The troops enjoyed the Westerns, of which about 534 titles were printed. Troops showed interest in books about the human mind and books with sexual situations were grabbed up eagerly. One solider said that books with "racy" passages were as popular as "pin-up girls". The Navy loved the C.S. Forester series and books by Herman Melville were favorites. Books with humor were in such demand that whole collections had to be created to supply the demand by our troops in the field. Entire collections of books devoted to the classical and serious sides were printed up too. Like Plato, Edgar Allen Poe, the plays of Eugene O' Neill, books on science and even a short history of the Arabs.
The selections are made upon the basis of popularity as shown in by reports from camps and requests made by the troops. But the Army and Navy have the final say in what is printed. The Army did turn down books. It turned down The Story of Philosophy on the grounds that it was too dated; Tactius as too scholarly; Mind of the Primitive Man as too specialized and Some of My Best Friends are Soldiers because the title was confusing.
Some books became banned in the summer of 1944 because of Senator Taft's amendment to the soldiers' vote bill. This bill imposed penalties on any military officers helping anything containing "political argument or political propaganda of any kind designed or calculated to affect the results of any federal election." that would reach the men in the armed forces. The Army took it literally, banning several books on American History and even the Official Guide to the Army Air Forces issued by the army itself. It ultimately withdrew 15 books from circulation. Eventually, a loud and raucous public forced a relaxation of the restrictions.
When these books arrived overseas it was a major event. Lt. Col. Ray Trautman reported seeing men leave the chow line to get the books. In the marshaling areas in England were men assembled to go into Europe, the men abandoned shoes, blankets and souvenirs, but a single book was left behind. Reporters have told of seeing men in LCI's and LST's crossing the Channel on D-Day engrossed in the paper-bound books. Men would break the books in half and read them, even if they had to start from the middle. On a transport flying to England 16 of the 21 passengers were reading Editions for the Armed Services books. A solider in Italy was so captivated by the book he was reading that he failed to salute a colonel at a command post. Trautman, has even seen MP's in the final days of the Bulge standing in the snow reading from the tiny books. Officers approve of this as long as it doesn't interfere with alertness or duty. At one place in India, the books were forbidden. A sign read : "Absolutely no reading matter may be taken into this w.c."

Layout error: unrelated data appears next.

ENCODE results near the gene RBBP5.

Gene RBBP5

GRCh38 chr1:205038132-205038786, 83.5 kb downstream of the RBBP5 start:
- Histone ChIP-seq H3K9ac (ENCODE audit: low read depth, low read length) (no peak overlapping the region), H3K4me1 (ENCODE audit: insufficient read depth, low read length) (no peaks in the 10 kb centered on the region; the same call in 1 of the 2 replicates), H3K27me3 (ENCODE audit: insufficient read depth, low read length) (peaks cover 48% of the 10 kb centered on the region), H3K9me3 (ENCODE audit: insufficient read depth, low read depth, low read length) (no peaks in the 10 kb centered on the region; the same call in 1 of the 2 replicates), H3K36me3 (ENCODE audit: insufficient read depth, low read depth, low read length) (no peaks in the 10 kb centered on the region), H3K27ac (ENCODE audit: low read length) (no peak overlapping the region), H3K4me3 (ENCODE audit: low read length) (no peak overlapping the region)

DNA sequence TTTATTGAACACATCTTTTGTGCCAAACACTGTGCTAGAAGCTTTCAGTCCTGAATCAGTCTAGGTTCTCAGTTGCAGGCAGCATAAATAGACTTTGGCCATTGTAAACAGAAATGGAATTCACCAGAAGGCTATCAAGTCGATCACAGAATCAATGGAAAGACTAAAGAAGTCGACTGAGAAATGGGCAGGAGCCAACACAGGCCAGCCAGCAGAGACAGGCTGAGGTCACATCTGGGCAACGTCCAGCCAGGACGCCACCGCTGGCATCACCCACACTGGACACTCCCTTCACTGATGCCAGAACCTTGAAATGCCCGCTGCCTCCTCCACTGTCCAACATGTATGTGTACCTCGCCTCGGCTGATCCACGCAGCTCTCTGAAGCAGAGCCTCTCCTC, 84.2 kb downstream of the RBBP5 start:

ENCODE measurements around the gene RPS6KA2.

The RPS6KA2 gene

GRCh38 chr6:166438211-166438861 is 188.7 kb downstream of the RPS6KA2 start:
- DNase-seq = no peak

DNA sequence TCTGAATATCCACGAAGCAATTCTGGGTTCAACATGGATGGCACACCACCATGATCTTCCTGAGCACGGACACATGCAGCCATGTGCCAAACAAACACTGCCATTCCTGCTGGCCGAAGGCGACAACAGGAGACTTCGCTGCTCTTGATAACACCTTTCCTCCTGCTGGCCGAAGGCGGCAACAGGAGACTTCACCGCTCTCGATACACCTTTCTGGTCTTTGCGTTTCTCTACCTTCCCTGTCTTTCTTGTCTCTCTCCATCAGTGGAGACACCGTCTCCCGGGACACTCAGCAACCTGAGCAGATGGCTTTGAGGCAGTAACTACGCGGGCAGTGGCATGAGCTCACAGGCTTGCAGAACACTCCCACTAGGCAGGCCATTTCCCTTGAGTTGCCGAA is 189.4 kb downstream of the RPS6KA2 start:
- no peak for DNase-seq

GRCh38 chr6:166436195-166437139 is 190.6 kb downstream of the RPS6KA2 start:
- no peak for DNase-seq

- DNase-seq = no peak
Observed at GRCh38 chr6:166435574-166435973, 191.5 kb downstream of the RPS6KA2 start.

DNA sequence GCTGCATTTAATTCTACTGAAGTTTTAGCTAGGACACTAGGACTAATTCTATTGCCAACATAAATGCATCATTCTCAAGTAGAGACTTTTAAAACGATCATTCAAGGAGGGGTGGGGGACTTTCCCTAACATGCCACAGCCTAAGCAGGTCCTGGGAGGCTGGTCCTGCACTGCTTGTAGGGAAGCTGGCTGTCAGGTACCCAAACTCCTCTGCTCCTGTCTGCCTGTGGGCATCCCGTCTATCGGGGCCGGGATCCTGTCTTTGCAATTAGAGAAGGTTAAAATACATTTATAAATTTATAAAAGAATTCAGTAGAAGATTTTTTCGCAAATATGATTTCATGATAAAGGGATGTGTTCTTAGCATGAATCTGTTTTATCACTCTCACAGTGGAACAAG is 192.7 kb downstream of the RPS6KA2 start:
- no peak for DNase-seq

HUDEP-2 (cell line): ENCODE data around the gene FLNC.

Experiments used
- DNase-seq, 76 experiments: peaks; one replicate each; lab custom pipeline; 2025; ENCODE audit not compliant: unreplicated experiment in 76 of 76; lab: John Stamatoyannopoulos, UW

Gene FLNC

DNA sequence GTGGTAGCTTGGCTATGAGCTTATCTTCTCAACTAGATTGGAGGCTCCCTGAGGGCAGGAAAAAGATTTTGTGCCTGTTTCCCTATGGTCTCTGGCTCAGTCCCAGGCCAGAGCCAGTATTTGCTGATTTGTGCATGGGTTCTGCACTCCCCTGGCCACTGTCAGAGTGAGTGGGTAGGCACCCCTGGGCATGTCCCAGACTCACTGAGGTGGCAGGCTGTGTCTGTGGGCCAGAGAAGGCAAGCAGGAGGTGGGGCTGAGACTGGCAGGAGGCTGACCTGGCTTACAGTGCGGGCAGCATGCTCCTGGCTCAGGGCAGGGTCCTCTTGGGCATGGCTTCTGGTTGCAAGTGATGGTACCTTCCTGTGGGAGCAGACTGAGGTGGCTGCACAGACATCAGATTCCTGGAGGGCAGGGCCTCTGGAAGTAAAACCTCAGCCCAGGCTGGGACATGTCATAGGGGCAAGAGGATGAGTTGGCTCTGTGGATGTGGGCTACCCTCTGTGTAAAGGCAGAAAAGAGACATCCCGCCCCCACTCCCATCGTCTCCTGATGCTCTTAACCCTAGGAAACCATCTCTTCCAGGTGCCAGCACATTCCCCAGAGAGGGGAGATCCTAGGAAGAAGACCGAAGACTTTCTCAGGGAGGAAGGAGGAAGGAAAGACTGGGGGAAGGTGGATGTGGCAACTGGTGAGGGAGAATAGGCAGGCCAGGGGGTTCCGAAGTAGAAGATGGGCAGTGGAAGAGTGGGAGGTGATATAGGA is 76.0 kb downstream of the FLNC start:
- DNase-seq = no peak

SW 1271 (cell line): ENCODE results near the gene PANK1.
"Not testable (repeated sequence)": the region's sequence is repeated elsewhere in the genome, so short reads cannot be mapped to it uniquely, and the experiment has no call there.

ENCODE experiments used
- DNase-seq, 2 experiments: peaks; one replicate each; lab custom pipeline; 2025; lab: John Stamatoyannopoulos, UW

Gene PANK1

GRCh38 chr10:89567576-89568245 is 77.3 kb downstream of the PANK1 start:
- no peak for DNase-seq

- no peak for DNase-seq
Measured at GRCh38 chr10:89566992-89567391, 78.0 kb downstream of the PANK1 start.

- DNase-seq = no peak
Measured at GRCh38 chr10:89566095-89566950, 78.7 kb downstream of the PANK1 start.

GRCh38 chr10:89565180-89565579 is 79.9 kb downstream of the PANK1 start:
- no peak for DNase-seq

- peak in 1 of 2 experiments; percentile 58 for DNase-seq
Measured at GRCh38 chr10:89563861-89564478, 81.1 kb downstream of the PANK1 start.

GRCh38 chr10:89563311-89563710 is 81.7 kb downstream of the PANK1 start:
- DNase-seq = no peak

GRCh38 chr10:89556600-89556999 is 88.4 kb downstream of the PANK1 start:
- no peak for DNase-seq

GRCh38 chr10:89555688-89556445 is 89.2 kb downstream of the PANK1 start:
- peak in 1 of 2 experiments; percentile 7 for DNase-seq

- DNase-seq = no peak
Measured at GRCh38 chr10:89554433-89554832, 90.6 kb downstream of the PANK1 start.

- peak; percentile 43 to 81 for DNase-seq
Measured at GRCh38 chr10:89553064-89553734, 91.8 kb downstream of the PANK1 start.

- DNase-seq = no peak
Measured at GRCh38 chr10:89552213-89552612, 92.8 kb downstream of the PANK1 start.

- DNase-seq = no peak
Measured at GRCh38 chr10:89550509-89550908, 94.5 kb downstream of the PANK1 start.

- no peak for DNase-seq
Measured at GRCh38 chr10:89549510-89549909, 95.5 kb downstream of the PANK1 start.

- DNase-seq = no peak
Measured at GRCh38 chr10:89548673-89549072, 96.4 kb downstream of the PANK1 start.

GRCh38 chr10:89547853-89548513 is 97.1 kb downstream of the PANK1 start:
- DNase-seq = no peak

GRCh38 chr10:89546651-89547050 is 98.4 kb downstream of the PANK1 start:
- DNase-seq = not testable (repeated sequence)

"They helped in no little manner to preserve my sanity," wrote a sailor from the South Pacific. "They made us feel part of civilization," declared a corporal in New Guinea. "It would be a bad bargain to win territories, but lose that magic kingdom which you defend," said a Pfc. in a letter in the Southwest Pacific pleading for more books. Finally, a marine captain on Saipon sums up the books, "Whoever made 'em hip-pocket size showed a stroke of genius. I can't say my current copy is next to my heart, but it is treasured."
1. Wittels, David G., "What the G.I. Reads", p.11, 91-92. The Saturday Evening Post, June 23rd, 1945.